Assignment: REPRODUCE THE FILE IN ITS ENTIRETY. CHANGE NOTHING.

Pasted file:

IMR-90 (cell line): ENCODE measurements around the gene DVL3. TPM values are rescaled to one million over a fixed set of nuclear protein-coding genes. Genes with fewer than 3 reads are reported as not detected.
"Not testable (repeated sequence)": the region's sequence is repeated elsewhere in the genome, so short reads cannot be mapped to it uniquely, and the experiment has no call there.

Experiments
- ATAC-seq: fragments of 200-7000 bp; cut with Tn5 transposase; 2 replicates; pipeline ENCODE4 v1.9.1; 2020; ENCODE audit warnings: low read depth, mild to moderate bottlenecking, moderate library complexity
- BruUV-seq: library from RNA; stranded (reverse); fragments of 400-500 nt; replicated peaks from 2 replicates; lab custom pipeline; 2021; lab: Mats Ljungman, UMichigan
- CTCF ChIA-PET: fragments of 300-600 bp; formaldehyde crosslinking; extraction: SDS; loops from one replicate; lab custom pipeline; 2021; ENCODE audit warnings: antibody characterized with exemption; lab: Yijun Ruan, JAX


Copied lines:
IMR-90 (cell line): ENCODE measurements around the gene DVL3. TPM values are rescaled to one million over a fixed set of nuclear protein-coding genes. Genes with fewer than 3 reads are reported as not detected.
"Not testable (repeated sequence)": the region's sequence is repeated elsewhere in the genome, so short reads cannot be mapped to it uniquely, and the experiment has no call there.

Experiments
- ATAC-seq: fragments of 200-7000 bp; cut with Tn5 transposase; 2 replicates; pipeline ENCODE4 v1.9.1; 2020; ENCODE audit warnings: low read depth, mild to moderate bottlenecking, moderate library complexity
- BruUV-seq: library from RNA; stranded (reverse); fragments of 400-500 nt; replicated peaks from 2 replicates; lab custom pipeline; 2021; lab: Mats Ljungman, UMichigan
- CTCF ChIA-PET: fragments of 300-600 bp; formaldehyde crosslinking; extraction: SDS; loops from one replicate; lab custom pipeline; 2021; ENCODE audit warnings: antibody characterized with exemption; lab: Yijun Ruan, JAX